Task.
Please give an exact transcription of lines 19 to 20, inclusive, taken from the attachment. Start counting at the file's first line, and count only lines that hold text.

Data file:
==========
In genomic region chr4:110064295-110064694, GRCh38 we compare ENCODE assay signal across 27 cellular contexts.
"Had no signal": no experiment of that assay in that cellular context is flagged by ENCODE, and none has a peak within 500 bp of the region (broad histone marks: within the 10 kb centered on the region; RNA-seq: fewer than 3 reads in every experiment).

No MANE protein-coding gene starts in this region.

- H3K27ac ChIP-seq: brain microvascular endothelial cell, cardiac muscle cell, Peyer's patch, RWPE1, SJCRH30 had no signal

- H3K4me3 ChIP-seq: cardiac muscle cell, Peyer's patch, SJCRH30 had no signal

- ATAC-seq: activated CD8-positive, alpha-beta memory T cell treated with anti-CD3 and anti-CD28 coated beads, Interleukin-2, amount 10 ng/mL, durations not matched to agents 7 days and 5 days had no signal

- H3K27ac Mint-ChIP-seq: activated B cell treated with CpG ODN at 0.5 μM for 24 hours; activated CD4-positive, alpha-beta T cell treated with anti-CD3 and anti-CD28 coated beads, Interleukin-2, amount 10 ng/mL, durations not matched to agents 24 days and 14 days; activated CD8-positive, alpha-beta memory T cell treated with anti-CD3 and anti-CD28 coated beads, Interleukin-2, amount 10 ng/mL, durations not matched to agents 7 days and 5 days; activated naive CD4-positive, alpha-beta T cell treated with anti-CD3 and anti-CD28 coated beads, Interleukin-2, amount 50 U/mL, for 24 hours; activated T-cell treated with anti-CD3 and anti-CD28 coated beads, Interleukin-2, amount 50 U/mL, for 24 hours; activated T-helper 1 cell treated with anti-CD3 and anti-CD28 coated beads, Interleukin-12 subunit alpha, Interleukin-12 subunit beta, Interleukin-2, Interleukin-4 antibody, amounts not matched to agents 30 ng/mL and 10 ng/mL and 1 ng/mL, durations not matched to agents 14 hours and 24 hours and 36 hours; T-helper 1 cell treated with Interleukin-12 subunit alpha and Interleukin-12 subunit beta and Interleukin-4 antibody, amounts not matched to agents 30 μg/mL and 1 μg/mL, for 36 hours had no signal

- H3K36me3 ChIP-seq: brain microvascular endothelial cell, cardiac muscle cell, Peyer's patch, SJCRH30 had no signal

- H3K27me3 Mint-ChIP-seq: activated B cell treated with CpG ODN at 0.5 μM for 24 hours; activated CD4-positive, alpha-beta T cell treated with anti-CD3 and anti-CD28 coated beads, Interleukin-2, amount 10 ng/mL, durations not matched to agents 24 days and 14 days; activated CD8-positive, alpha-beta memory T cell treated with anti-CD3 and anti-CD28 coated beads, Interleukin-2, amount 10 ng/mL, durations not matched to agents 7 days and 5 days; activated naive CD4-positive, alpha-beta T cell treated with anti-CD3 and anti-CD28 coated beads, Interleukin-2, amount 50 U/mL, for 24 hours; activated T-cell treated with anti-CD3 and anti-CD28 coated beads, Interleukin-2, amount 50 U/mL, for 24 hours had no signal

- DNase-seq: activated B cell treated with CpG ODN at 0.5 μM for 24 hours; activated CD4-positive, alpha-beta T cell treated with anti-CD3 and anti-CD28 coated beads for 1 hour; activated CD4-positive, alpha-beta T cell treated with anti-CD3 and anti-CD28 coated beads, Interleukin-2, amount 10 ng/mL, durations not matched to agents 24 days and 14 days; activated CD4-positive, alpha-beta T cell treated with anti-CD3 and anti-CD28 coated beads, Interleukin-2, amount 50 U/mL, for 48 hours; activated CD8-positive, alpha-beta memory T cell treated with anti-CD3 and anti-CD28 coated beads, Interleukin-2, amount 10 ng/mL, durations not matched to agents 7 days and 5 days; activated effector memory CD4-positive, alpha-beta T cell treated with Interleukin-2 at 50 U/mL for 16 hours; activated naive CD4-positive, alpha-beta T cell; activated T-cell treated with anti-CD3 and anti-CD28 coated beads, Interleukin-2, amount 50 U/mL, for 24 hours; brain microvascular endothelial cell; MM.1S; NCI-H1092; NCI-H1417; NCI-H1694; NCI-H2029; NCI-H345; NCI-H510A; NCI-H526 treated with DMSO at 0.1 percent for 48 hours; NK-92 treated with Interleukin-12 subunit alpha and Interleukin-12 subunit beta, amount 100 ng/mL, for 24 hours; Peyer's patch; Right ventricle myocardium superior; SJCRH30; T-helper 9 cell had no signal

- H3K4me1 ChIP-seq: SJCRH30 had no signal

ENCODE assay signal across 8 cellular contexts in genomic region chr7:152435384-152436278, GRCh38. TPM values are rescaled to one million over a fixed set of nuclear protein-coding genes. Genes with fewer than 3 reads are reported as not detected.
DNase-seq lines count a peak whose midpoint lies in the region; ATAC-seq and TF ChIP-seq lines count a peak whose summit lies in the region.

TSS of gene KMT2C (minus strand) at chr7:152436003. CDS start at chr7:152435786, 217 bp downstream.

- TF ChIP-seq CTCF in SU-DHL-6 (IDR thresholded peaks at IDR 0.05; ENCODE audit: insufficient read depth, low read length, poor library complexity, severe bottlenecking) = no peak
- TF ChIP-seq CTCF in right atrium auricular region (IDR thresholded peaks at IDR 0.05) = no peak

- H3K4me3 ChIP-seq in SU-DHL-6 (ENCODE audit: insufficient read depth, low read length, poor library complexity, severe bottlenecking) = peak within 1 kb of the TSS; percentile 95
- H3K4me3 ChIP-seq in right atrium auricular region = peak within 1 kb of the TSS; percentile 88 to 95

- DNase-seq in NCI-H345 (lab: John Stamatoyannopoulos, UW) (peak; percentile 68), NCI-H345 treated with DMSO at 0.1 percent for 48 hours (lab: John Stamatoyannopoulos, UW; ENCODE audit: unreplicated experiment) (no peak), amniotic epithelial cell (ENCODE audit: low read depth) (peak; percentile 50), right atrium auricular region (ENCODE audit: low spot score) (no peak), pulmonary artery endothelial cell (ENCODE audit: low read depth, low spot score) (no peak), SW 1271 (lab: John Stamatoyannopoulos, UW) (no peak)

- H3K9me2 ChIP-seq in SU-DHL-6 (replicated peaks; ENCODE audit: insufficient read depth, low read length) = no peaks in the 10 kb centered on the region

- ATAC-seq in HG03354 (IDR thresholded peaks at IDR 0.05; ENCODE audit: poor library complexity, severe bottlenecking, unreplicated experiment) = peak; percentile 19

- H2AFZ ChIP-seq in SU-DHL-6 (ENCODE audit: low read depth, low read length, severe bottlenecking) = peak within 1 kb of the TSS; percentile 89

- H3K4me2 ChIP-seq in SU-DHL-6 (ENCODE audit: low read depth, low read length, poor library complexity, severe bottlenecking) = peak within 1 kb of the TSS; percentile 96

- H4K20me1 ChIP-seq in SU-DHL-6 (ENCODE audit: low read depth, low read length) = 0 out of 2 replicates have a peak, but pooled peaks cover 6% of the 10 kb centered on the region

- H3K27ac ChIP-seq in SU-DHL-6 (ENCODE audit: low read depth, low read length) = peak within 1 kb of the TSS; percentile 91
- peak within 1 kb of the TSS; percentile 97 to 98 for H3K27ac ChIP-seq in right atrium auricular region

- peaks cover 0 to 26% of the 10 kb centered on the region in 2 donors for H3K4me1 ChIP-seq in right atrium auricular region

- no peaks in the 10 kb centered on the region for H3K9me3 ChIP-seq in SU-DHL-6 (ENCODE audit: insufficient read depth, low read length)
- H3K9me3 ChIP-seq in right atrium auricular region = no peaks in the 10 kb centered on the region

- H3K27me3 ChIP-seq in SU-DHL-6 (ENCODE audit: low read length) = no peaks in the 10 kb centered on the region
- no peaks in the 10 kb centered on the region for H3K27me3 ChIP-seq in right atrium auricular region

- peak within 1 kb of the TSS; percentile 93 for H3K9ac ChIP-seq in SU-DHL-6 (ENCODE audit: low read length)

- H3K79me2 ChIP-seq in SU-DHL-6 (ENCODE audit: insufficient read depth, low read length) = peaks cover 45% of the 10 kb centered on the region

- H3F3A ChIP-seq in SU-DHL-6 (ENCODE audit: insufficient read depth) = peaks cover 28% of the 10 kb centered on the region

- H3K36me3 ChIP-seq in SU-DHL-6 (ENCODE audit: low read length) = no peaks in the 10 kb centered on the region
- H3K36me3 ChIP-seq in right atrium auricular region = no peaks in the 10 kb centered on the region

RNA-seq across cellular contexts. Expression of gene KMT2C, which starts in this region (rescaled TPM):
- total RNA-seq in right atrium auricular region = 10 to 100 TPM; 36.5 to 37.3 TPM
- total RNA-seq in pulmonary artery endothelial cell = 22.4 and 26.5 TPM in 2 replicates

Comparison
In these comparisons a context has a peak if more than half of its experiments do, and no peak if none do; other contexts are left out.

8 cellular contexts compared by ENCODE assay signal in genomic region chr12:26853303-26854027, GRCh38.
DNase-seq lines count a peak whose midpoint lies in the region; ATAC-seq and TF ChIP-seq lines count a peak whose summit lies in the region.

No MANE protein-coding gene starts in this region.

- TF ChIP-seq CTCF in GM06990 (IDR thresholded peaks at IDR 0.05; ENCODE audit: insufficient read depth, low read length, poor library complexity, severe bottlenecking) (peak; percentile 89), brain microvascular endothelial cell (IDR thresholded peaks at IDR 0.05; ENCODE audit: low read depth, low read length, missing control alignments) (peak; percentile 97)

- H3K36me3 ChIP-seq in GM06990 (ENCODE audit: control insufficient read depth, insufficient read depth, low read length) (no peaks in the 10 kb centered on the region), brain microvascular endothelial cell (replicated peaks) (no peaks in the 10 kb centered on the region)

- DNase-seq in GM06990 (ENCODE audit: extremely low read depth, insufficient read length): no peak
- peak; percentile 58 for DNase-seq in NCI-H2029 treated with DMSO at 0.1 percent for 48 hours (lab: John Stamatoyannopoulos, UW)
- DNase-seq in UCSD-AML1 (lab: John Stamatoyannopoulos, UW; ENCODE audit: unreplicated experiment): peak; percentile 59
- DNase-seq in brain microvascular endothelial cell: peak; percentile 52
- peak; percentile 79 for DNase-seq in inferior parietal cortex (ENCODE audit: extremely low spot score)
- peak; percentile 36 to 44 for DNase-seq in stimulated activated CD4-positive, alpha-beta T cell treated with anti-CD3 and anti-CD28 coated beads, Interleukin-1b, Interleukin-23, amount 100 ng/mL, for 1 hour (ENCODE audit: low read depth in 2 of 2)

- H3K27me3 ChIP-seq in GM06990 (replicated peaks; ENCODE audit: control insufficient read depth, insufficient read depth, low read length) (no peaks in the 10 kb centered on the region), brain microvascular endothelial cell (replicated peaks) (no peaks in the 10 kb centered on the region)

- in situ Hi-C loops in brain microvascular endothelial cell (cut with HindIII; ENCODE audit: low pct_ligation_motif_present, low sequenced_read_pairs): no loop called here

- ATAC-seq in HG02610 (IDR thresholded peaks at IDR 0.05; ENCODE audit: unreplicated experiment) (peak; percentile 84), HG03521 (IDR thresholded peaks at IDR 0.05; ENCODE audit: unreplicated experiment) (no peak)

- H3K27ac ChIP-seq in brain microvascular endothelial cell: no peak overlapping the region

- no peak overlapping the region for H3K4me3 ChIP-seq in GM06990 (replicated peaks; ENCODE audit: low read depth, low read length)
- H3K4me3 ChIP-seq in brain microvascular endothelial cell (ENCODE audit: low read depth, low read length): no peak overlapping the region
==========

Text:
- DNase-seq in NCI-H345 (lab: John Stamatoyannopoulos, UW) (peak; percentile 68), NCI-H345 treated with DMSO at 0.1 percent for 48 hours (lab: John Stamatoyannopoulos, UW; ENCODE audit: unreplicated experiment) (no peak), amniotic epithelial cell (ENCODE audit: low read depth) (peak; percentile 50), right atrium auricular region (ENCODE audit: low spot score) (no peak), pulmonary artery endothelial cell (ENCODE audit: low read depth, low spot score) (no peak), SW 1271 (lab: John Stamatoyannopoulos, UW) (no peak)

- H3K9me2 ChIP-seq in SU-DHL-6 (replicated peaks; ENCODE audit: insufficient read depth, low read length) = no peaks in the 10 kb centered on the region